A salty, wrenchingly honest collection of stories set on one block of 145th Street. We get to know the oldest resident; the cop on the beat; fine Peaches and her girl, Squeezie; Monkeyman; and Benny, a fighter on the way to a knockout.
In a kind of literary Rear Window, Myers (The Blues of Flats Brown, reviewed above) uses 10 short stories to create snapshots of a pulsing, vibrant community with diverse ethnic threads, through all of its ups and downs. Beginning with the tale of a wry character who stages his own funeral on a sweltering 4th of July to celebrate the money he has received from canceling his life insurance policy, Myers then follows with a chilling story of a cop shootout gone wrong. Many of the stories are told through the voices of witty, intelligent teens; Jamie Farrell, in particular, is a standout as he relates his changing luck in "The Streak" and makes other cameo appearances. But even the more poignant stories told in the third person--such as that of Billy Giles, a middling fighter hired by the local gym to make contenders look good, and "Angela's Eyes," infused with superstition, in which Angela possesses the ability to foresee death and destruction through her late father's eyes--keep an inviting, conversational tone. Myers creates an overall effect of sitting on the front stoop swapping stories of the neighborhood. Most readers will find that they could settle in for hours and take it all in. Ages 12-up. (Feb.) Copyright 2000 Cahners Business Information. -- PUBLISHERS WEEKLY.
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Delacorte Books for Young Readers
December 31, 1999
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Excerpt from 145th Street: Short Stories by Walter Dean Myers
The way I see it, things happen on 145th Street that didn't happen anywhere else in the world. I'm not saying that 145th is weird or anything like that, but it's, like, intense. So when I heard about Big Joe's funeral it didn't take me by surprise. It was something that I remember, and that's why I'm telling it. This is the way it went down.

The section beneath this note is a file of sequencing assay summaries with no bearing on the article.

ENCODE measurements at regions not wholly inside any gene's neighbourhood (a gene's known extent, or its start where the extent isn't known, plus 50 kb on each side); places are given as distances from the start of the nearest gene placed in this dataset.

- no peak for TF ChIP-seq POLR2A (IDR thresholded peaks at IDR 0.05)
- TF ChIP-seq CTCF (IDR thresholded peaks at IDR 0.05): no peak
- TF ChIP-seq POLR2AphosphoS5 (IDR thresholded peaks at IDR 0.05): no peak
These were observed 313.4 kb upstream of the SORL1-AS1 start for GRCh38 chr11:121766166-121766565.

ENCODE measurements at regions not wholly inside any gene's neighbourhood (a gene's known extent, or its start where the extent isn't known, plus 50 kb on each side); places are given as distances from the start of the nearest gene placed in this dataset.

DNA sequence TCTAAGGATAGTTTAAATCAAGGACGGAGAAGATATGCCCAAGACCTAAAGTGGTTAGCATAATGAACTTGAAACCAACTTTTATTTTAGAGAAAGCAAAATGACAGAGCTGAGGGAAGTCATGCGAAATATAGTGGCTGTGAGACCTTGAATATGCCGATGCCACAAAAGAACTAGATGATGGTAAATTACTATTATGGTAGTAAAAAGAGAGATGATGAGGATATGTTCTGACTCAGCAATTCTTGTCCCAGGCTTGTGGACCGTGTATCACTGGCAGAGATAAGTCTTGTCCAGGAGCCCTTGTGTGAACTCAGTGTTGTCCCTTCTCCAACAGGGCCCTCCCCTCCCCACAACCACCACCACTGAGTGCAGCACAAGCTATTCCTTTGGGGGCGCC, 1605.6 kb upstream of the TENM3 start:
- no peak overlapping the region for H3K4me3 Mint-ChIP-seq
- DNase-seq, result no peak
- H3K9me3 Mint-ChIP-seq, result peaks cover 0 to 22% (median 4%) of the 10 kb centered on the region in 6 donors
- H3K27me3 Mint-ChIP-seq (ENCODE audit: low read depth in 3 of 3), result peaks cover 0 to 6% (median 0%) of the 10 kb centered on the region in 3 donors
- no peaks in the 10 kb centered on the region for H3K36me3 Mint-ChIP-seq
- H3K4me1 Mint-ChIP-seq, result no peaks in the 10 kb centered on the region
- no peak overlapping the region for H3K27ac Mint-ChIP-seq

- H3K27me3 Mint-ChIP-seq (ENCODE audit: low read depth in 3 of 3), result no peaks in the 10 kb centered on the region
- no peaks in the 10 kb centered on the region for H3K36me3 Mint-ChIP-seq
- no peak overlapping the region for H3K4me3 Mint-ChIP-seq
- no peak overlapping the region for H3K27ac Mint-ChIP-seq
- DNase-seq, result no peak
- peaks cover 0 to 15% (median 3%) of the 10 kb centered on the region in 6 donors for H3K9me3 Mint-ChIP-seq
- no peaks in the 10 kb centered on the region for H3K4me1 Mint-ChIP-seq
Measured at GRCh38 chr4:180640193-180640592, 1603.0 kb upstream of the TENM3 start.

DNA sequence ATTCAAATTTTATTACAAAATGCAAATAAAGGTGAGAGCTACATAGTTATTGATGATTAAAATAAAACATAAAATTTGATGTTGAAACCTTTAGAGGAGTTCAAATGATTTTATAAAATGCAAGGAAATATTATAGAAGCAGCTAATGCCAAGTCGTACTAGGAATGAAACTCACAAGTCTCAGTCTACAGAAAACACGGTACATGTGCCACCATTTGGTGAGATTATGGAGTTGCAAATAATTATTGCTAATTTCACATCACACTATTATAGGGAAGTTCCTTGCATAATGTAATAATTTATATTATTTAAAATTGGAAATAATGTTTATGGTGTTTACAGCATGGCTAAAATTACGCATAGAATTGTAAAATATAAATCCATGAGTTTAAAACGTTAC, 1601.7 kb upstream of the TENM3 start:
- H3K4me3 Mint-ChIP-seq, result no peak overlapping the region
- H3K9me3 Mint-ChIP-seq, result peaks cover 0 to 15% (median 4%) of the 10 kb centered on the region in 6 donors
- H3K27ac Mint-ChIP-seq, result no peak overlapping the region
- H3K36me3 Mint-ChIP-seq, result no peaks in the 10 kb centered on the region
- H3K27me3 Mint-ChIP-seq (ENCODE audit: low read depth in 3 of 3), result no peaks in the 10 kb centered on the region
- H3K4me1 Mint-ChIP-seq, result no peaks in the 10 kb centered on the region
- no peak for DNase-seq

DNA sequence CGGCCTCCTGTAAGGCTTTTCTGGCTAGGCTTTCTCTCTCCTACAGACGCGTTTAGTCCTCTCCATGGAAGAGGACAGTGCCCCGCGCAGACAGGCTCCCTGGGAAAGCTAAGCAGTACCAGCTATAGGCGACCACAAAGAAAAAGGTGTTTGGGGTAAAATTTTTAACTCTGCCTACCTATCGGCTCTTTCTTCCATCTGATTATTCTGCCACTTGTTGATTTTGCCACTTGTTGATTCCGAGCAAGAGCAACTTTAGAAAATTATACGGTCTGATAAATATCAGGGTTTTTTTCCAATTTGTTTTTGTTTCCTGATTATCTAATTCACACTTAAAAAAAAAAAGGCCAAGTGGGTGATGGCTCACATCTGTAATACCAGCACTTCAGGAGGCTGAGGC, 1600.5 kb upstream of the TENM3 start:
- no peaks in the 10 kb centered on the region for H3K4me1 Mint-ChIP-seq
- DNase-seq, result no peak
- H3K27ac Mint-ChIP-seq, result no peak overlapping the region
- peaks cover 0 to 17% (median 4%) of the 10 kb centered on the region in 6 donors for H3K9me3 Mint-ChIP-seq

The funeral took place on the Fourth of July, one of the hottest days of the year. People were sitting out on their fire escapes or on their front stoops trying to catch a breeze. If there was a breeze in the 'hood it must have stopped somewhere for an iced tea because I didn't see or feel it. Nobody was doing any unnecessary movements unless their name was Peaches Jones, who was setting out to ruin Big Joe's funeral.
Peaches was what you would call seriously fine. She was fifteen, about five feet three, a medium brown color, and definitely wrong. She was wrong because she was not giving Big Joe his propers, which means his proper respect. A person ought to have respect for other people all of the time, but especially at two times during their life. The first time is when they are born. When a baby is born you shouldn't say discouraging things about it like "Hey, I seen prettier dogs than that baby," or "Maybe he ain't ugly, maybe he's just inside out." Give the baby a chance.
The other time you need to show some respect is when a person is going on out of this world. You know, like they're dead and whatnot. Let the person go. Whatever will be their reward has got to be figured out on the other side. Even if they slip on out owing you some money, you got to bite the bullet, give up some slack, and let them be on their way. But Peaches didn't see it that way when it came to Big Joe. She had her mind dead set on messing up Big Joe's funeral.
Let me back up here and tell you: It all started when Big Joe, who owns Big Joe's Bar-B-Que and Burger Restaurant, right here on 145th Street down from the Eez-On-In Cafe, decided to cancel his life insurance. He said he had been paying on his life insurance for twenty years. If he canceled his insurance he would get a check from the insurance company for eighteen thousand dollars. Now, that is some serious money. It sounded good when the guys in the barbershop were talking about it. So Big Joe canceled his insurance and sure enough, two weeks later, he was telling everybody that the check came just like he thought it would. That's when he decided to have the funeral.
"I have always loved a good funeral," Big Joe said. He was sitting outside his restaurant, peeling potatoes to make potato salad. "And when I went to Freddy's funeral -- y'all remember Freddy?"
"Yeah, I remember Freddy and his funeral," Willie Murphy said. "He looked real good."
"That's my point," Big Joe said. "He was looking better than I have ever seen him. He was clean, had his hair combed, and wore that dark suit with a carnation in his lapel."
"He was sharp!" Willie went on. "And when Angela, that little Puerto Rican girl, sang 'Precious Lord,' everybody was crying."